Hello readers again!

Do you remember the first time you drove a car? Your first flat tire? Your first fumble in the backseat… to find a dropped sippy-cup that your overexcited toddler dropped? (What? Were you thinking of something else? This is a G-rated blog!) Do you remember your first accident? Speeding ticket? Wrangle with police?

For those who are licensed to drive: I am sure you do. And, if you are a permanent passenger, like myself, I’m equally sure you can remember.

Now, driving a car and driving a power wheelchair are not the same, yet you need to focus and be alert. I remember the first time I drove a power chair, it was a crapper of a power chair, that someone donated. It stank, was cumbersome, and I drove it into a window. I also keeled over like a drunk elephant. Read full details here: a funny thing happened on the way to the station!

Now, I have a new – saying Thank You to my wonderful wife – power wheelchair, CJ-3, I have had a few memorable accidents to remember!

  • In the back roads of Port Moody, I zoomed off the leaf-covered sidewalk in mid October. Yes, I was going too fast. Yes, I cleared the curb. No, I did not tip over!
  • Chugging up the hills in New Westminster, I ran into a pole. It was the same colour as the sidewalk, which was super narrow. I was cautiously slow, yet the pole came outta nowhere and ended up between my footrests. Yes, I know how erotic that sounds. I had to have maintenance fix the footrests.
  • Driving down three steps. I was paying attention, actually stopped before the stairs, looked at the pavement, didn’t see anything out of the ordinary. Then zoomed off… clunk clunk… there was no yellow marker to indicate edges.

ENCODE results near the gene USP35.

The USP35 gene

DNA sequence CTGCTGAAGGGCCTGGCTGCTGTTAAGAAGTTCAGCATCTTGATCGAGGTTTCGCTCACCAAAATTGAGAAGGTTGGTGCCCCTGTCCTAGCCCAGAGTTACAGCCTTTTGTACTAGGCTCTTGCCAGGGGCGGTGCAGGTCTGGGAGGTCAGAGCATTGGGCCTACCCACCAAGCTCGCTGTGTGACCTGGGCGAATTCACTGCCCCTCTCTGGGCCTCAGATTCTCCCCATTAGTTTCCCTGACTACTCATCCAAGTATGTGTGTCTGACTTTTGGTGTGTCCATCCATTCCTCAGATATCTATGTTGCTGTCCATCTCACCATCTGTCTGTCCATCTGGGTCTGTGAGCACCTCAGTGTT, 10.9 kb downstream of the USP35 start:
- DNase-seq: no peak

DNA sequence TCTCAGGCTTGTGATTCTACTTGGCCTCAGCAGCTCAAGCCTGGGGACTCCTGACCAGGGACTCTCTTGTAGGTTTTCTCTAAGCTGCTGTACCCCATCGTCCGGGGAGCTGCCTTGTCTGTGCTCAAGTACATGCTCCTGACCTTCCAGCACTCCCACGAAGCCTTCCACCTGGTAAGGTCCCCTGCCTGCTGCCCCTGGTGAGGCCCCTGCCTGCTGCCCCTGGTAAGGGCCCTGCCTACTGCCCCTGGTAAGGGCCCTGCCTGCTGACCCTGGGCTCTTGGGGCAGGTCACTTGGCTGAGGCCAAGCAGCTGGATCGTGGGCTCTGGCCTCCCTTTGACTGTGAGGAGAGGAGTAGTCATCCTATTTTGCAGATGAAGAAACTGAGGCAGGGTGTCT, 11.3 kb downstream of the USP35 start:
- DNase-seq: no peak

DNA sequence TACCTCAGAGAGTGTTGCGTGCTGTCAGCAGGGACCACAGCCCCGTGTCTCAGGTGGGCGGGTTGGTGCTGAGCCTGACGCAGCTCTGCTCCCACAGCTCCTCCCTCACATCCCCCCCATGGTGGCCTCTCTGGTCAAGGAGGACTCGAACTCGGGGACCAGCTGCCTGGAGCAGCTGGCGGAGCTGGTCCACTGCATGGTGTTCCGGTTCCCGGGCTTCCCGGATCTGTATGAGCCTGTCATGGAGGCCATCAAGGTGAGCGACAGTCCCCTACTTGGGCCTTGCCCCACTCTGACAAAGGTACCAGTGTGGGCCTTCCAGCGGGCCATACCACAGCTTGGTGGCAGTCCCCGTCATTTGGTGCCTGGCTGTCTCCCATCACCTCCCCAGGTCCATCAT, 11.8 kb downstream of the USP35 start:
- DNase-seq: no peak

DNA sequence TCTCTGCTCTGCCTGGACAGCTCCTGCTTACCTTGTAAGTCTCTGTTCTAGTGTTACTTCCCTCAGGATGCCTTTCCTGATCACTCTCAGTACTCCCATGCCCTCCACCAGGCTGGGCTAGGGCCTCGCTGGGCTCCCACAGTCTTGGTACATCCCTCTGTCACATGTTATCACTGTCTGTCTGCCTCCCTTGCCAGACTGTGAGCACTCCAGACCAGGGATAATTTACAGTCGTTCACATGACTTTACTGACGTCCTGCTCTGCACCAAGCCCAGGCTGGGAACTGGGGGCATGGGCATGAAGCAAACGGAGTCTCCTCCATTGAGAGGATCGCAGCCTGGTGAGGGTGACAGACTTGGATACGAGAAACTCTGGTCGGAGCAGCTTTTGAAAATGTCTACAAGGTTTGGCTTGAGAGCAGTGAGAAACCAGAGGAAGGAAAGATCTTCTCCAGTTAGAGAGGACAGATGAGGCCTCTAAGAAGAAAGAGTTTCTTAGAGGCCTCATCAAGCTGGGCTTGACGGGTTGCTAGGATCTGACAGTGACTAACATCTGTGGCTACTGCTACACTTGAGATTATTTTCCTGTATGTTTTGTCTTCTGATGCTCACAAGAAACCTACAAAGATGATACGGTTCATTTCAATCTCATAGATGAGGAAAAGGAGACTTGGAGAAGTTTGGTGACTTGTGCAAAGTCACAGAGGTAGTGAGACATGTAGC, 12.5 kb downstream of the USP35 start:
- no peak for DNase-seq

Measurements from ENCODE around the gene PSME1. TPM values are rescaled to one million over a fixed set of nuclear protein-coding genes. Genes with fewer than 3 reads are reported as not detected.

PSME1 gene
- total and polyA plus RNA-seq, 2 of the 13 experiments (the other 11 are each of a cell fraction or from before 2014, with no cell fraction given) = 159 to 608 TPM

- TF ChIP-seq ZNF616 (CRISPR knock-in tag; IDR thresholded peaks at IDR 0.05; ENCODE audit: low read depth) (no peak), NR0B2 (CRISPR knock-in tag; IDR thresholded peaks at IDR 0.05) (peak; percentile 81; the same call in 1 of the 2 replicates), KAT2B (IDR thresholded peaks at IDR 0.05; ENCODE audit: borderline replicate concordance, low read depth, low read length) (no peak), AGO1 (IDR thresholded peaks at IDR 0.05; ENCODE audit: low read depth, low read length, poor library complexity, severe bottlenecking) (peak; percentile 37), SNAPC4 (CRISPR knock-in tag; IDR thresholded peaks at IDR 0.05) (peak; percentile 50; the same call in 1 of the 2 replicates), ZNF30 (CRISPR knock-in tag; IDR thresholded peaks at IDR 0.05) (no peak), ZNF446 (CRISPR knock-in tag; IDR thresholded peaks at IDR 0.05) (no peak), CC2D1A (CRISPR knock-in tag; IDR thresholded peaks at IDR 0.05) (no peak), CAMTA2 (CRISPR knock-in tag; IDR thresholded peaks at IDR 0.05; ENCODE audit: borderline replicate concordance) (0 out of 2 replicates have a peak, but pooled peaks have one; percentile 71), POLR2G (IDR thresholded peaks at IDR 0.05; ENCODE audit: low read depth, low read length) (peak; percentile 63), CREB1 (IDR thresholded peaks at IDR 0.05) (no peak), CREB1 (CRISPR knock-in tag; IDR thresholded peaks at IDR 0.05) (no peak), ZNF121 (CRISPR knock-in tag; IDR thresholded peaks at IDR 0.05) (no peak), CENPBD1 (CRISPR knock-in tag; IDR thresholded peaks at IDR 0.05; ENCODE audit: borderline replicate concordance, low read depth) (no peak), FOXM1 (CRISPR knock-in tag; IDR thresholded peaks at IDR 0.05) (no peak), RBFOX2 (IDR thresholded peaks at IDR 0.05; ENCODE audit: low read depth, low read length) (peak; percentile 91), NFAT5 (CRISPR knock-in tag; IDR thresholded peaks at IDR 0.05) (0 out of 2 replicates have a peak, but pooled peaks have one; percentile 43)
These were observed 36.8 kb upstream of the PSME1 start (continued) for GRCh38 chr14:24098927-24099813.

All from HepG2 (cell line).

• And, then, there was the first near-collision! This happened in my old hometown of Maple Ridge: The essence is that a person in a SVU almost hit me. I was crossing the road, the intervenor was behind me, we were in the crosswalk, and the SVU was coming up to the intersection at a fast rate. They did not really stop until the middle of the crosswalk, and then kept going. I think this is called a “rolling stop.” The driver, a short senior, apparently didn’t see me until I was safely from the other curb! While they didn’t see me, they did hear me: I was loud, and did not spare the profanity!
    • This wild yelling alerted a plainclothes police officer to run across the street to ask if I was alright. Note: this incident happened right in front of the police station!
    • Of course, I was full of bravado, I told the cop that “I am fine, No problems.” The cop tells me that they have video or photo footage of the incident.
      • Damn: I should have said: “I am not fine, this person caused me to have a minor coronary attack. Please change the person with the full extent of the law.” Damn bravado!
  • Oh, I also remember the several times I had to use CJ-3 to get around my community after a snowfall that left roads clear, but sidewalks and traffic islands a mess. Have you tried to move a 1,000 kilo machine through a foot high snowbank? No? Please try it. It is a struggle right?

Friends: Thank you for reading, liking, sharing, and donating!

Until tomorrow, I bid you adieau!

Search for a Topic
The big five parts of capos

Cerebellar ataxia


Pes cavus

Optic atrophy

Sensorineural hearing loss


Do you have comments or questions? I want to read them!


Please consider Donating to this site… do you realize just how long I’ve been working on this new template, a long time!


Please reach out to me: capos2068@icloud.com. Thank you!

%d bloggers like this: